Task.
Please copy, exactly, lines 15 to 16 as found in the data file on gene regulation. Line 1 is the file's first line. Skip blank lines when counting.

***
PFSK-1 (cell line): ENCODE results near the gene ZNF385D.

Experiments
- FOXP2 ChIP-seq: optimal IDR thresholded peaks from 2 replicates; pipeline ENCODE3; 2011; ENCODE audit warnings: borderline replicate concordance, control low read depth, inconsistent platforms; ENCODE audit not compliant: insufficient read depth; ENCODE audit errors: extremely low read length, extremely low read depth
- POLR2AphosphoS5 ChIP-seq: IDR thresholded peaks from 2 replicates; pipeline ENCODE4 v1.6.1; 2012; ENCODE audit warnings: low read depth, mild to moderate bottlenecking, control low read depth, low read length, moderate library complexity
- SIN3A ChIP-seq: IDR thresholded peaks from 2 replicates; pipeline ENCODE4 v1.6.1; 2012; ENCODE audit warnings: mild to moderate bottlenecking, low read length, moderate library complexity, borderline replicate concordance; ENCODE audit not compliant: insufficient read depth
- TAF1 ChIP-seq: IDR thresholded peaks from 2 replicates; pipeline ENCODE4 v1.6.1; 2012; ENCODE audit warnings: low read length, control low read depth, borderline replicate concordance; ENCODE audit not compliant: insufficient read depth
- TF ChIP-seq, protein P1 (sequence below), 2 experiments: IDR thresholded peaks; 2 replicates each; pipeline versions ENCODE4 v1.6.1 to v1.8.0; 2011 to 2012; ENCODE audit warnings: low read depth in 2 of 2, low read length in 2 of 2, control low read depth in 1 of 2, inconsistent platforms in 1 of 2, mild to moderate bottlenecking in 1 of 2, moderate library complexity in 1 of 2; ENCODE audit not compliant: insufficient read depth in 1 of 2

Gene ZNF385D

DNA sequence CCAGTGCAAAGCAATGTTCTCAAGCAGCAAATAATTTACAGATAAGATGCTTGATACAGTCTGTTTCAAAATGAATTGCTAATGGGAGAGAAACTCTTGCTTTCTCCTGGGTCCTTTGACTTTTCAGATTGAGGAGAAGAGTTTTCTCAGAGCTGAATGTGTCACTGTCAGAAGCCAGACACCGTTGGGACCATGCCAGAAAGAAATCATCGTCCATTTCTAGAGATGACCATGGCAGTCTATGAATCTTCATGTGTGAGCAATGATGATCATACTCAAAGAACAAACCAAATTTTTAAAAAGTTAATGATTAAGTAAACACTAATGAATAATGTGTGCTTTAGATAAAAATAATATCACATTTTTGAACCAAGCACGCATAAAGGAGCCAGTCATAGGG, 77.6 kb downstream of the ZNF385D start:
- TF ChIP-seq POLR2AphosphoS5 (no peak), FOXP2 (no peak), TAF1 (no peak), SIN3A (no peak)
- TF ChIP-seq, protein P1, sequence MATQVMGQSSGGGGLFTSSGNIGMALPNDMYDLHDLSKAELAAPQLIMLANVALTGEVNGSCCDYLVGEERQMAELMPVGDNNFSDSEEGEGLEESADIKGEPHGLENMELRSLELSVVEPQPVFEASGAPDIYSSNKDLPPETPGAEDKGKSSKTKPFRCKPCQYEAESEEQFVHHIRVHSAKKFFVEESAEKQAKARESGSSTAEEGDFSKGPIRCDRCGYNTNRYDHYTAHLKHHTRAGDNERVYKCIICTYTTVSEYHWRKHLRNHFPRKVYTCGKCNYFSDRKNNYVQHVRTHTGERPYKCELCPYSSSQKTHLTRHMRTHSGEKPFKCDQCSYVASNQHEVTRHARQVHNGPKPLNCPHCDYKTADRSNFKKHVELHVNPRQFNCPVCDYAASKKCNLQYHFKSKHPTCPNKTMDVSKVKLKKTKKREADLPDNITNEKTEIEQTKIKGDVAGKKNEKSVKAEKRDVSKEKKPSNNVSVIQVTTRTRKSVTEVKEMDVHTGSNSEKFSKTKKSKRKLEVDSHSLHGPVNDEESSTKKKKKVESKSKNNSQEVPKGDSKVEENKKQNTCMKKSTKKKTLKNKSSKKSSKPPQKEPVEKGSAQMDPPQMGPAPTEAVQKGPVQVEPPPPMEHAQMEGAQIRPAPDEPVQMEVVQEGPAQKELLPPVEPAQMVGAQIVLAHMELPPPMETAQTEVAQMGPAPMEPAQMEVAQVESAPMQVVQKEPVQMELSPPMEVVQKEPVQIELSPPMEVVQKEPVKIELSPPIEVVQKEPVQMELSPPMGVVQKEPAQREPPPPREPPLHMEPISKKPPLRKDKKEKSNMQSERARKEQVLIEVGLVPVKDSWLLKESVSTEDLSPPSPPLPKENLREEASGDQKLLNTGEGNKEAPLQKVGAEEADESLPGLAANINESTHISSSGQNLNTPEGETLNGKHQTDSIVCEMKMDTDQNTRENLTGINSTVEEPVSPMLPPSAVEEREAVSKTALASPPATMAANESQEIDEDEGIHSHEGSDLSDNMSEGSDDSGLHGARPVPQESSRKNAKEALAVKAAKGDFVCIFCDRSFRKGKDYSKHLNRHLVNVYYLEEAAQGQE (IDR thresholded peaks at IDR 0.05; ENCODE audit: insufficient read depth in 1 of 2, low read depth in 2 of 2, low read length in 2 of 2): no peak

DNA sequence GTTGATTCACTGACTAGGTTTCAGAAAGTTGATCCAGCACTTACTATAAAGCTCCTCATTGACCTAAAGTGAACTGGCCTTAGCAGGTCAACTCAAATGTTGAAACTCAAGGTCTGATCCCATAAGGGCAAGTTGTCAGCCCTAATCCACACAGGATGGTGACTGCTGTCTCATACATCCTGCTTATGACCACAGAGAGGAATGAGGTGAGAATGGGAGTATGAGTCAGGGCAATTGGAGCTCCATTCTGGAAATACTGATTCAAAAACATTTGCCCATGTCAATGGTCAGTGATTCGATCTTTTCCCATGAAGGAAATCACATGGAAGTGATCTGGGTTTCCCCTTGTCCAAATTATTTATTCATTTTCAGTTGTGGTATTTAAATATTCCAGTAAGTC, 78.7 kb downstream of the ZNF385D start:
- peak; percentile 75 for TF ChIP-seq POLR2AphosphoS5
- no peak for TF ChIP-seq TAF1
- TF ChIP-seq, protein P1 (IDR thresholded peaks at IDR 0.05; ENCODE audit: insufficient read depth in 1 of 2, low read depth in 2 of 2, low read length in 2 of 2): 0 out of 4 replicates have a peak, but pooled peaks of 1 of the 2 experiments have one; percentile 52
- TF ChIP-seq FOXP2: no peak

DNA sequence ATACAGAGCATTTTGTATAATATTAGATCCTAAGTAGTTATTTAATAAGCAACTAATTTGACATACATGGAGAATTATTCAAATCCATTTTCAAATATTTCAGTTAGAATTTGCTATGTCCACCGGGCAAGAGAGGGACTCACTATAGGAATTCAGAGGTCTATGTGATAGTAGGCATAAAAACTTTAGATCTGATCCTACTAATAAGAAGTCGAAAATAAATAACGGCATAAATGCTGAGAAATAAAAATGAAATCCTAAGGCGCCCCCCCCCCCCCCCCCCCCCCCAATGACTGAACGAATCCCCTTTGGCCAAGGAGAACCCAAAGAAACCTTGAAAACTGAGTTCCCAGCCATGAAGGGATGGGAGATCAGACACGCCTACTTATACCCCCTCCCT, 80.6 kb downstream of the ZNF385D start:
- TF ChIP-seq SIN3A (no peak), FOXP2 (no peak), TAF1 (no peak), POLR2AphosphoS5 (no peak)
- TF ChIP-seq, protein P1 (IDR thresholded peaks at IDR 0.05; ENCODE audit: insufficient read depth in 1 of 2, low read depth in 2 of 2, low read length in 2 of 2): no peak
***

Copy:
- TF ChIP-seq, protein P1 (IDR thresholded peaks at IDR 0.05; ENCODE audit: insufficient read depth in 1 of 2, low read depth in 2 of 2, low read length in 2 of 2): 0 out of 4 replicates have a peak, but pooled peaks of 1 of the 2 experiments have one; percentile 52
- TF ChIP-seq FOXP2: no peak